A Great Moment in Trial Lawyering

Submitted for your approval: my recall of a minute of Richard “Racehorse” Haynes’s cross-examination today of the cooperating codefendant in the murder case he’s trying. Richard is a great listener and a very patient questioner.

Haynes: Then you appealed your case.
Snitch: Yes.
Haynes: Because you thought the government owed you something.
Snitch: No, because I thought my lawyer did a bad job.
Haynes: He did a bad job in getting you this deal?
Snitch: He didn’t call my witnesses.
Haynes: What witnesses didn’t he call?
Snitch: My mother. My sister.
Haynes: Your mother knew about the crime?
Snitch: No. I lied to her about it.
Haynes: Like you lied to the police about it.
Snitch: Yes.
Haynes: Because you were trying to avoid getting in trouble.
Snitch: Yes.
Haynes: And you wanted to bring your mother in to court to lie for you.

Ouch. This is just one taste of why witnesses have described cross-examination by Richard as “death by a thousand cuts.” During the hour or so of cross I was able to watch today, he probably made 80 such cuts.

By the way, Richard did not know the answers to his second, third, fourth, or fifth questions. “Never ask a question that you don’t know the answer to” is a fine rule for law school trial ad competitions and for civil “litigators” who get to rehearse every cross-examination in a deposition, but a trial lawyer has got to follow his instincts.

About Mark Bennett

Mark Bennett got his letter of marque from the Supreme Court of Texas in May 1995. He is famous for having no sense of humor when it comes to totalitarianism.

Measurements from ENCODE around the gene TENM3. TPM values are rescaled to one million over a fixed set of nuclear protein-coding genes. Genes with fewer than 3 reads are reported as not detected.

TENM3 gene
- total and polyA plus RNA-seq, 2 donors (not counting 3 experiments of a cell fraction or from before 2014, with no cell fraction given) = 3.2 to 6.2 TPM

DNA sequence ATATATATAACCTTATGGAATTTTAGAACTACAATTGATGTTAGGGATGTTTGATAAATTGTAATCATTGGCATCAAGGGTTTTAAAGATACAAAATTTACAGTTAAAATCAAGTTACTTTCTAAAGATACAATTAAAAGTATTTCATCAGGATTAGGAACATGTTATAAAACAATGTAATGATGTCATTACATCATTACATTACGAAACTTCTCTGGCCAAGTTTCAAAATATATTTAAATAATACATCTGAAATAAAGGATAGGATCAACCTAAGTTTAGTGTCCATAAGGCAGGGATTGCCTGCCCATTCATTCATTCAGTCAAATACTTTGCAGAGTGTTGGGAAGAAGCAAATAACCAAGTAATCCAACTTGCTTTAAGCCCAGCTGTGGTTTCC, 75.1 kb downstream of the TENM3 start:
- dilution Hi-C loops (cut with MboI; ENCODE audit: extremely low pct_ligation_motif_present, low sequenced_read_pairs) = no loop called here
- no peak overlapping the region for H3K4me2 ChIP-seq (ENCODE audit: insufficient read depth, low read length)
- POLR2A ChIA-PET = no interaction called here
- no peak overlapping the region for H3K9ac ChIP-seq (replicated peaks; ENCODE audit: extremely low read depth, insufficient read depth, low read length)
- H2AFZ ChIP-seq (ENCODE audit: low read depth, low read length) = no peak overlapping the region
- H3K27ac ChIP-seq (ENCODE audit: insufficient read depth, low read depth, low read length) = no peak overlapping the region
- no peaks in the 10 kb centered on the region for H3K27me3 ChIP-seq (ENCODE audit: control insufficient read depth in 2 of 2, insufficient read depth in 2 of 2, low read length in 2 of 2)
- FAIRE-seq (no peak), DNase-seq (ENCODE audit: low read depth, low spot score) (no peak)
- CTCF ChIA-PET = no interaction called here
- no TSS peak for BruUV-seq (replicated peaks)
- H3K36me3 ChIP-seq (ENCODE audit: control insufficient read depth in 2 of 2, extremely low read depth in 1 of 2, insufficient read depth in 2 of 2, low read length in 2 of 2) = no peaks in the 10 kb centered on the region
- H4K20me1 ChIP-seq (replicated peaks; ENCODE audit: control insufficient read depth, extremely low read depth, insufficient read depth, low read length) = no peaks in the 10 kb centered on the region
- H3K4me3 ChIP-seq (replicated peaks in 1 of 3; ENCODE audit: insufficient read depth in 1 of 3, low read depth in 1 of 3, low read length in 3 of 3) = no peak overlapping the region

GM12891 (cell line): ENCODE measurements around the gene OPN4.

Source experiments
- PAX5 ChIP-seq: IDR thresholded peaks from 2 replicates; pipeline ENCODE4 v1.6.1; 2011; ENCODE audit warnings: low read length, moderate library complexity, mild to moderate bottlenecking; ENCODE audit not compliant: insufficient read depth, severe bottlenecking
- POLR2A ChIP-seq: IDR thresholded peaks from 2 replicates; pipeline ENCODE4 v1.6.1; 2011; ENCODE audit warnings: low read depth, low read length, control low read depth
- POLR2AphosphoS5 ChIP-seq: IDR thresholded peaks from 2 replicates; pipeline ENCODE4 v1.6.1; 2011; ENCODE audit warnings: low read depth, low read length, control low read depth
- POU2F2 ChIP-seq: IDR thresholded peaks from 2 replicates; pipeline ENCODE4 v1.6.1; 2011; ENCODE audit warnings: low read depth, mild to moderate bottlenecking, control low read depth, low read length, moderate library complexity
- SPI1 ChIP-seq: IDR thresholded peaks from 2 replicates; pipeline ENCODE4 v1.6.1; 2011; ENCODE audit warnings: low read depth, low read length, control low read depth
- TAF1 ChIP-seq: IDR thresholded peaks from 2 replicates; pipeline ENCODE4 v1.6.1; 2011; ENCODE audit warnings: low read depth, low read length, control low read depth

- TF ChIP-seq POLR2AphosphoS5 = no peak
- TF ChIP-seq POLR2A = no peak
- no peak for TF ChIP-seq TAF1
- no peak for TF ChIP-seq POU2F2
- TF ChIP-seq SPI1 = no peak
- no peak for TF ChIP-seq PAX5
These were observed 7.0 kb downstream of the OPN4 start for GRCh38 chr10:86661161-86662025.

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5 Responses to A Great Moment in Trial Lawyering

  1. Matlock says:

    That’s good stuff!

  2. GeorgeH says:

    I was fortunate enough to watch Percy Foreman try a couple of cases in the early ’60s. Watching a master is a whole different animal than a standard criminal defense.

  3. Simon Myerson says:

    It’s a good cross-examination but I’m not sure that your point about not knowing the answers to the questions is quite right.

    He may not have known the answers but they were all none risk questions. The second’question’ was a statement. So was the third. Both were bound to be denied, but if they weren’t no harm would be done. The fourth question was irrelevant in the sense that it didn’t commit him to go further. The fifth was the start of an explanation that could only assist him. If the witness had said his Mother did know about the crime then the attorney refused to allow a witness to give perjured evidence.

    I would say myself that the ability to pick out the no risk ‘win either way’ line of cross-examination is the best thing about this extract. Following your instincts is fine – if they’re good instincts!

  4. Mark Bennett says:

    Simon,

    Thanks for the comment.

    A lawyer who followed the “never ask a question that you don’t know the answer to” dogma would never have gone down this line of questioning. Richard’s style — making the point (that the witness is a liar) a thousand different ways — lends itself particularly well to exploring the unknown answers.

    As to the second and third questions being statements. . . is there a rule that a cross-examination question has to end with a rising intonation? If so, I’ve cross-examined lots of witnesses without asking a single question.

  5. Michael says:

    Keep your eye on this “Racehorse” guy; he’s got the potential to be a very good, maybe great litigator someday.

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